The carving set was inspired by the notion of families working together to carve jack-o’-lanterns. In the Bardeen family, that tradition began 73 years ago in Racine, Wisconsin, when “Grampa” Paul Bardeen created tools to help the family carve creatively and safely—and without knives. According to the website, Bardeen used pieces of coping-saw blades inserted into wooden dowels to create the first fine-toothed saws designed for carving pumpkins. He also developed a method of transferring a pattern onto a pumpkin, using the tip of a nail to poke along the design lines of a paper pattern pinned to the pumpkin. Once the pattern was removed, one simply carved along the dotted lines for a more artistic carving.
Not long after Paul Bardeen died in 1983, his children formed a company called Pumpkin Masters and created the first carving set on the market, complete with creative patterns.
When it comes to Halloween lighting and effects, we’re talking about serious game. Valencia, California-based Gantom Lighting & Controls participated last year in ScareLA, a Halloween trade
show that gave the company a chance to display its Gantom Torch technology and zombie tag game. The zombie, an actor hired by the trade show, had the BlinkFX MiniEmitter built into one hand—part of the Z Tag game. According to Garrett Higa, the company’s artistic lead, “the tag tracks whether you’re a living human or have become a zombie. It receives and outputs infrared light. If you’re a zombie, your tag blinks red to tell other people you’re a zombie. If a human tag—which blinks green or yellow, depending on their health—receives that zombie tag, it’ll register and basically determine whether they’re infected or have outright died.”
Whether it’s IR lighting for zombie games or special-effects lighting, the technology illuminates the Halloween vibe. Prominent at Gantom (gantom.com) are the Precision Z Spotlight or Floodlight (ideal for singlecolor light), and the Precision DMX RGB Floodlight (ideal for light that changes colors). Its iQ is billed as the world’s smallest gobo projector with zoom and focus for professional lighting applications—perfect for when you need to project an eerie “breakup pattern.”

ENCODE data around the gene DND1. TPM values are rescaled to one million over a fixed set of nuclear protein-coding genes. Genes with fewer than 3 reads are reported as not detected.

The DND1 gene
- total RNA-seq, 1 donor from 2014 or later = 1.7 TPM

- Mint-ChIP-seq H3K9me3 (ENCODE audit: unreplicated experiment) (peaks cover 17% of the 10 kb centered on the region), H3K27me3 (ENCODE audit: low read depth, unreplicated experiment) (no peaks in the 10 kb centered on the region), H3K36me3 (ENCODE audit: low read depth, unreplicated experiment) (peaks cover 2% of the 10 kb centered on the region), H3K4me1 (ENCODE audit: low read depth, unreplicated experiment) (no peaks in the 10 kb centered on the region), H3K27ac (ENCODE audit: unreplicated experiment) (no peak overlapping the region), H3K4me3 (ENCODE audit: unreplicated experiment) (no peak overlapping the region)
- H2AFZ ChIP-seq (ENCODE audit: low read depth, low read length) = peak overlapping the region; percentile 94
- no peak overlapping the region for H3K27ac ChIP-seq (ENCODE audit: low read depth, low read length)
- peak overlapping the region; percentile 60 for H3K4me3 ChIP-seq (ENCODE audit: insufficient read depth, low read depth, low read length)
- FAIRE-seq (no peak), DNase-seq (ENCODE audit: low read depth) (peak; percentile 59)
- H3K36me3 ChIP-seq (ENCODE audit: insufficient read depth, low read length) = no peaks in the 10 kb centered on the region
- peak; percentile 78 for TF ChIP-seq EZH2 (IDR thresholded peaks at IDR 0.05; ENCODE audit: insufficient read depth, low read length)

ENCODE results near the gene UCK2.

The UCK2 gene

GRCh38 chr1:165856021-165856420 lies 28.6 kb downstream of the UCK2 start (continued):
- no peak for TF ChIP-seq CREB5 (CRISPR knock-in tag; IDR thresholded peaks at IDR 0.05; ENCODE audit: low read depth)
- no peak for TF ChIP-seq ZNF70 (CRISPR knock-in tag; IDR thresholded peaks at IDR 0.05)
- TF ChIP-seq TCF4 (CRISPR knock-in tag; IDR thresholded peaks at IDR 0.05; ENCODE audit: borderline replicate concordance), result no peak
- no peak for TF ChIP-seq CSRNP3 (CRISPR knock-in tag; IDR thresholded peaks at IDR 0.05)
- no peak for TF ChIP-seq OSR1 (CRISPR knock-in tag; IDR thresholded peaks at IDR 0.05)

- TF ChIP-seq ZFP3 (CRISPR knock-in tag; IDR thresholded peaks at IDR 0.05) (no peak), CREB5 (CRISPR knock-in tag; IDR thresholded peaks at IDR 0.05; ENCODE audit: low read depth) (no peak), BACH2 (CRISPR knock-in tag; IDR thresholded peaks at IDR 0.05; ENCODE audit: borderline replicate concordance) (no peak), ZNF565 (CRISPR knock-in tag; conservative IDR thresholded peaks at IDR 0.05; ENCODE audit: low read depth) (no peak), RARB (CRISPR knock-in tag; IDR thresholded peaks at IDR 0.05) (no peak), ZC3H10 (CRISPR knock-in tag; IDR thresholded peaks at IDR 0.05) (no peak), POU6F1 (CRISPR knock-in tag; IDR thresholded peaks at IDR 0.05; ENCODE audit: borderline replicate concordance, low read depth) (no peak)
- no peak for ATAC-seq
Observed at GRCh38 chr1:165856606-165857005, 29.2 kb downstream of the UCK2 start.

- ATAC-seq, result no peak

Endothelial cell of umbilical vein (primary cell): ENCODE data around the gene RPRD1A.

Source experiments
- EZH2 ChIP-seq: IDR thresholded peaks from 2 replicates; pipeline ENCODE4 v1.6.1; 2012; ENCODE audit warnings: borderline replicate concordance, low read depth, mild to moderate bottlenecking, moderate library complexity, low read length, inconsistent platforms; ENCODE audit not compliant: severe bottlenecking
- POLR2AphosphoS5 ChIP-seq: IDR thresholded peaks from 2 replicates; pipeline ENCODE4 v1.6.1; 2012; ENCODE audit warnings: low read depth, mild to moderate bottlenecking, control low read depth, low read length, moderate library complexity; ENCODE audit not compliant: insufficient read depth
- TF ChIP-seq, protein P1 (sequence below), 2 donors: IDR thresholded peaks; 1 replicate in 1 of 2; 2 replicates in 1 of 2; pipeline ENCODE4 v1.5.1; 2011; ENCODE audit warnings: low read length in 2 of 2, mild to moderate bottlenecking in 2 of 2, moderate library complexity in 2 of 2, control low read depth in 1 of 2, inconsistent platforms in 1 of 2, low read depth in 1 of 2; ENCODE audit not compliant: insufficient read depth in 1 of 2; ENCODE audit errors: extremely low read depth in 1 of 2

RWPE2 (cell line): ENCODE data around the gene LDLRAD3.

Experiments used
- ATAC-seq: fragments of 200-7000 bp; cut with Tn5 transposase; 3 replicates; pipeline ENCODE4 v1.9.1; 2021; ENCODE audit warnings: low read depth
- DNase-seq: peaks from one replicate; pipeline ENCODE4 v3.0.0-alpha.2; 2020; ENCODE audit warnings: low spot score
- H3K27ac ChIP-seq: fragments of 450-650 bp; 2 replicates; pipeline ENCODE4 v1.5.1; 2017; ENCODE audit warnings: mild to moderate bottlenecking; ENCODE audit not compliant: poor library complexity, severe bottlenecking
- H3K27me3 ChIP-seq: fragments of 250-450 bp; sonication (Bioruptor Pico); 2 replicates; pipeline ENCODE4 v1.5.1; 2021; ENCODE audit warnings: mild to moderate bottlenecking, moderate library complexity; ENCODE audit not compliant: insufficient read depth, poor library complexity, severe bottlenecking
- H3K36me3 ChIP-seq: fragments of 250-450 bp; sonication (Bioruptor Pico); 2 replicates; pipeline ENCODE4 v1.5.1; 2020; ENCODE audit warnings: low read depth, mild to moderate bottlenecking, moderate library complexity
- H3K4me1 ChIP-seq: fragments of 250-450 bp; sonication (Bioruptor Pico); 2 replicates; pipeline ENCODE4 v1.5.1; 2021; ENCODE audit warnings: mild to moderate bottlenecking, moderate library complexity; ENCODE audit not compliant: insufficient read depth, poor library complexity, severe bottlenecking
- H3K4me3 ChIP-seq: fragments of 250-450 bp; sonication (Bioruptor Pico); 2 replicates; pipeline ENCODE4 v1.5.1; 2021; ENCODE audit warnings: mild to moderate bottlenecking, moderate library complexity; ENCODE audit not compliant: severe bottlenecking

Even Gantom’s name says Halloween: It’s a combination of “Gan,” the company founder’s last name, and “phantom.
This perfect-for-Halloween treat is gummy candy bugs that you unroll on a tape. It is aptly named, because its creators felt a little squishy about submitting it for licensing.
While on a fly fishing trip, college buddies Adam Adams and Bill Ward decided to partner as inventors. From there, their journey to Bug Tape glory is a story of talent and timing.
Almost 10 years ago, their licensing agent encouraged them to think candy concepts because they’re quick to market; more important, several major toy manufacturers were crossing into that realm. Adams and Ward chose bugs because of their play value, not to mention the creepy and icky appeal. The tape concept was novel and compact. But then the Great Recession hit, and the idea sat dormant like a dead bug in the attic.
When product development experts Boston America and Edison Nation recently teamed for a search involving candy packaging and dispensing innovations, the two submitted Bug Tape despite thinking some of their other ideas might be a better fit. (Adams felt it was the duo’s least likely idea to get a licensing deal.) But Boston America loved it. The candy was licensed in January this year, debuted at the Sweet and Snacks Expo in Chicago in May. This candy has even been in the running for the Most Innovative New Product Award.
Now it’s available at retailers throughout the United States. The creators must get a kick out of the fact that Amazon.com lists Bug Tape under “Grocery and Gourmet Food”. Adams remains active in product development. Meanwhile, Ward runs a rapid prototyping business and manages his restaurant in Ecuador. We hope none of the Bug Tape creatures end up in anybody’s soup.